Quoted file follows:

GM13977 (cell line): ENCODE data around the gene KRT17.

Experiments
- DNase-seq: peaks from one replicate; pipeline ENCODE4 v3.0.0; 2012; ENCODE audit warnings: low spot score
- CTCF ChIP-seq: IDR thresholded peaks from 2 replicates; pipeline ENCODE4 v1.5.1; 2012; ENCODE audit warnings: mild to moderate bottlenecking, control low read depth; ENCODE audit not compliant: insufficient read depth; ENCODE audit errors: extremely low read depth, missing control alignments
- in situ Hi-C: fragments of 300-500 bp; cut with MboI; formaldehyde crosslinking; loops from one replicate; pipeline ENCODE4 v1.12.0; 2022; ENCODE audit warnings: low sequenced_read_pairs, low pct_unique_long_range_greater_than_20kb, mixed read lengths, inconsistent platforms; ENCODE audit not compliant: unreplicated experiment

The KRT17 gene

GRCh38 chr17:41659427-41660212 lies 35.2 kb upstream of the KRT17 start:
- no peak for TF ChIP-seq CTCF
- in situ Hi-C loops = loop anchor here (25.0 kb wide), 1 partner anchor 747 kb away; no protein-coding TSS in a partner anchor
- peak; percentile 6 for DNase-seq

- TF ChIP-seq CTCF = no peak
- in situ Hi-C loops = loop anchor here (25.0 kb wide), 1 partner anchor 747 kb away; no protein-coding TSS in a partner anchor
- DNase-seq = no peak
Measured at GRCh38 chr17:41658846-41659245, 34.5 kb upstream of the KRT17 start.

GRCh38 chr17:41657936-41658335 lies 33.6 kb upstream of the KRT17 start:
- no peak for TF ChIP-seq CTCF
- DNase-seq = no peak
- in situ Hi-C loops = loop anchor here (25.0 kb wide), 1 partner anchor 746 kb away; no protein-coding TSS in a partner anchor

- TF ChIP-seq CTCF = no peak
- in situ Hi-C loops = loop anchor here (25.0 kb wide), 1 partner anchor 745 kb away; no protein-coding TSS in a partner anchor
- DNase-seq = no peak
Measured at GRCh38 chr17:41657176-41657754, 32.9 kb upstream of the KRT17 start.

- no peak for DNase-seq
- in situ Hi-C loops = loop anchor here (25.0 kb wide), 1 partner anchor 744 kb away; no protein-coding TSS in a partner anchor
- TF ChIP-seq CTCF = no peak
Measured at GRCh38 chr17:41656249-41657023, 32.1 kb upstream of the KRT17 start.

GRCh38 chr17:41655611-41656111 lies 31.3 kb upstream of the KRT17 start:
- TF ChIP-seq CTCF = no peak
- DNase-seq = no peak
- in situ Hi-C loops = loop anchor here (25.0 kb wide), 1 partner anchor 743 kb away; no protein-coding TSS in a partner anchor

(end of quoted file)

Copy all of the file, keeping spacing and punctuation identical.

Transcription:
GM13977 (cell line): ENCODE data around the gene KRT17.

Experiments
- DNase-seq: peaks from one replicate; pipeline ENCODE4 v3.0.0; 2012; ENCODE audit warnings: low spot score
- CTCF ChIP-seq: IDR thresholded peaks from 2 replicates; pipeline ENCODE4 v1.5.1; 2012; ENCODE audit warnings: mild to moderate bottlenecking, control low read depth; ENCODE audit not compliant: insufficient read depth; ENCODE audit errors: extremely low read depth, missing control alignments
- in situ Hi-C: fragments of 300-500 bp; cut with MboI; formaldehyde crosslinking; loops from one replicate; pipeline ENCODE4 v1.12.0; 2022; ENCODE audit warnings: low sequenced_read_pairs, low pct_unique_long_range_greater_than_20kb, mixed read lengths, inconsistent platforms; ENCODE audit not compliant: unreplicated experiment

The KRT17 gene

GRCh38 chr17:41659427-41660212 lies 35.2 kb upstream of the KRT17 start:
- no peak for TF ChIP-seq CTCF
- in situ Hi-C loops = loop anchor here (25.0 kb wide), 1 partner anchor 747 kb away; no protein-coding TSS in a partner anchor
- peak; percentile 6 for DNase-seq

- TF ChIP-seq CTCF = no peak
- in situ Hi-C loops = loop anchor here (25.0 kb wide), 1 partner anchor 747 kb away; no protein-coding TSS in a partner anchor
- DNase-seq = no peak
Measured at GRCh38 chr17:41658846-41659245, 34.5 kb upstream of the KRT17 start.

GRCh38 chr17:41657936-41658335 lies 33.6 kb upstream of the KRT17 start:
- no peak for TF ChIP-seq CTCF
- DNase-seq = no peak
- in situ Hi-C loops = loop anchor here (25.0 kb wide), 1 partner anchor 746 kb away; no protein-coding TSS in a partner anchor

- TF ChIP-seq CTCF = no peak
- in situ Hi-C loops = loop anchor here (25.0 kb wide), 1 partner anchor 745 kb away; no protein-coding TSS in a partner anchor
- DNase-seq = no peak
Measured at GRCh38 chr17:41657176-41657754, 32.9 kb upstream of the KRT17 start.

- no peak for DNase-seq
- in situ Hi-C loops = loop anchor here (25.0 kb wide), 1 partner anchor 744 kb away; no protein-coding TSS in a partner anchor
- TF ChIP-seq CTCF = no peak
Measured at GRCh38 chr17:41656249-41657023, 32.1 kb upstream of the KRT17 start.

GRCh38 chr17:41655611-41656111 lies 31.3 kb upstream of the KRT17 start:
- TF ChIP-seq CTCF = no peak
- DNase-seq = no peak
- in situ Hi-C loops = loop anchor here (25.0 kb wide), 1 partner anchor 743 kb away; no protein-coding TSS in a partner anchor